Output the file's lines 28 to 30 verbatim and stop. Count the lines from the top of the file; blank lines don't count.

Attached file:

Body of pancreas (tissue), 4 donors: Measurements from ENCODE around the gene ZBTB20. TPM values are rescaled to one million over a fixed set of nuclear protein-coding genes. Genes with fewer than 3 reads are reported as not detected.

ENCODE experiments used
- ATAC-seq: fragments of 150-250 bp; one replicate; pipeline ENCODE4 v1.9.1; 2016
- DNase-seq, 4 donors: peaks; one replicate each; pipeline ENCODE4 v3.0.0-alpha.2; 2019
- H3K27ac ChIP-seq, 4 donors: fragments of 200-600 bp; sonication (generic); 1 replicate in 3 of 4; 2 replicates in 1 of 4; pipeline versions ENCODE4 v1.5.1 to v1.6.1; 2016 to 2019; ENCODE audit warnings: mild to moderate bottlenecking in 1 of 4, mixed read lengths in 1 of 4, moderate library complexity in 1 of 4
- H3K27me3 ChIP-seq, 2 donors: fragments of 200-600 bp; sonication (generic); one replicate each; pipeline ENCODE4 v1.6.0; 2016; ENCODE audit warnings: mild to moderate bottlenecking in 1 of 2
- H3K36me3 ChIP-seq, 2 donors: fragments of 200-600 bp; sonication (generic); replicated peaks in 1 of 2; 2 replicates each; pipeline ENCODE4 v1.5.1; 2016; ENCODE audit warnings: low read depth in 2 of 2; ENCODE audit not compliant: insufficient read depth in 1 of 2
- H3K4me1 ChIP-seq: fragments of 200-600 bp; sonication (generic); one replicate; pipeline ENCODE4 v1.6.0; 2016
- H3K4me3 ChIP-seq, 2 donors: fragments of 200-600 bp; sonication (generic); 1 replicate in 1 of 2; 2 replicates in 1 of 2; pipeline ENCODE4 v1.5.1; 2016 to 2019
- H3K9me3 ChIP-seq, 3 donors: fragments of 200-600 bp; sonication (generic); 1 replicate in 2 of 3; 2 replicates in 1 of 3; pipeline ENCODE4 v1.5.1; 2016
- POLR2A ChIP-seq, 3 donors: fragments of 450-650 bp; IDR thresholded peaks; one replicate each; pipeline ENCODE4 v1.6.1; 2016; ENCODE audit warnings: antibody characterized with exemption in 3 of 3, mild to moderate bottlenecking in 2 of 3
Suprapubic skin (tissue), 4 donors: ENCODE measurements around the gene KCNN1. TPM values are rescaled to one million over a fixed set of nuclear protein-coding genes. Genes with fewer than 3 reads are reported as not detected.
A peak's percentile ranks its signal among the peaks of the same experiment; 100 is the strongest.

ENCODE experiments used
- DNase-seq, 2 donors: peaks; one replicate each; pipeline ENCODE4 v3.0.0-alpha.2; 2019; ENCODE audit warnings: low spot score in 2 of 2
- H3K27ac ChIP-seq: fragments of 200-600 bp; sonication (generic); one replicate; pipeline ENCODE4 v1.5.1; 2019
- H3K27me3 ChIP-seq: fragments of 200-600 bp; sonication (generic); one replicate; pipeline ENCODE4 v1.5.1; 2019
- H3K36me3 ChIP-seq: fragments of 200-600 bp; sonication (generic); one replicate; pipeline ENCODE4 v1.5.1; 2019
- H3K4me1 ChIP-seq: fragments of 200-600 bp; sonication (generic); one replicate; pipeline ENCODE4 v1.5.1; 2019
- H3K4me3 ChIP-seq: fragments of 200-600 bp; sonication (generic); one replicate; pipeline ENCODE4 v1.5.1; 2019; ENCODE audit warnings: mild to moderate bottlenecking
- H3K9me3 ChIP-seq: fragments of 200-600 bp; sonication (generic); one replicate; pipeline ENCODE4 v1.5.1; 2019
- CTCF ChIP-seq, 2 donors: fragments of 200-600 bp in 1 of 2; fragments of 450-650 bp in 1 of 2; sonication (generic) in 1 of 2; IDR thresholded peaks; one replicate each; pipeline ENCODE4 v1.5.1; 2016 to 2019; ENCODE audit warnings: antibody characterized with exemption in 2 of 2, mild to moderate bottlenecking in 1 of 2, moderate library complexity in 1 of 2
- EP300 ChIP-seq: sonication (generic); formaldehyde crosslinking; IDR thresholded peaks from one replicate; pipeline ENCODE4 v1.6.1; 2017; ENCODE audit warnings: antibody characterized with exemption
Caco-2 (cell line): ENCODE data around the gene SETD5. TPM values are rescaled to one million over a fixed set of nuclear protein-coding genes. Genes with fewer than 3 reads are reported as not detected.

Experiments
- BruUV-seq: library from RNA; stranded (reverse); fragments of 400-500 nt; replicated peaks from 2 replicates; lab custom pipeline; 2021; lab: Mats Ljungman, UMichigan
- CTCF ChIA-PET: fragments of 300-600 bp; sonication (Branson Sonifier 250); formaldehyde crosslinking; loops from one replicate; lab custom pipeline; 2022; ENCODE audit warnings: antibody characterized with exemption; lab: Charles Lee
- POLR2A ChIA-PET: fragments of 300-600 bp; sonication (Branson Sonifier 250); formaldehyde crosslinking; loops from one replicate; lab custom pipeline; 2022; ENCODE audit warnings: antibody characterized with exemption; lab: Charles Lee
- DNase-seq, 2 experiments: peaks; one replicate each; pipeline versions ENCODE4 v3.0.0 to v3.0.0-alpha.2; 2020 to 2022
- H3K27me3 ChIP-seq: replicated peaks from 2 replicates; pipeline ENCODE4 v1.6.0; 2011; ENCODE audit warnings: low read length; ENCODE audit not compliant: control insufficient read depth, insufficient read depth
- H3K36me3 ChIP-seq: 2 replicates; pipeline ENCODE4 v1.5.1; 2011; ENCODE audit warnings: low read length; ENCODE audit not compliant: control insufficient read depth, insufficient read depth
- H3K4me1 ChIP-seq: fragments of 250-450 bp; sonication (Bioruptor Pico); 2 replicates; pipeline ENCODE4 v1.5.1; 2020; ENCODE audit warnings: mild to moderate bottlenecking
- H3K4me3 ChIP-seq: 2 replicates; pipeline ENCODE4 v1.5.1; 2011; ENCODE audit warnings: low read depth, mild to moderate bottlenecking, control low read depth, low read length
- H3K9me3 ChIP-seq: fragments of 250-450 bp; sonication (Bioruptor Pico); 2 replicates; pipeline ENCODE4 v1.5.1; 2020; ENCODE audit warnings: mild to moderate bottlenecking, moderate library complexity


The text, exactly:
- POLR2A ChIA-PET: fragments of 300-600 bp; sonication (Branson Sonifier 250); formaldehyde crosslinking; loops from one replicate; lab custom pipeline; 2022; ENCODE audit warnings: antibody characterized with exemption; lab: Charles Lee
- DNase-seq, 2 experiments: peaks; one replicate each; pipeline versions ENCODE4 v3.0.0 to v3.0.0-alpha.2; 2020 to 2022
- H3K27me3 ChIP-seq: replicated peaks from 2 replicates; pipeline ENCODE4 v1.6.0; 2011; ENCODE audit warnings: low read length; ENCODE audit not compliant: control insufficient read depth, insufficient read depth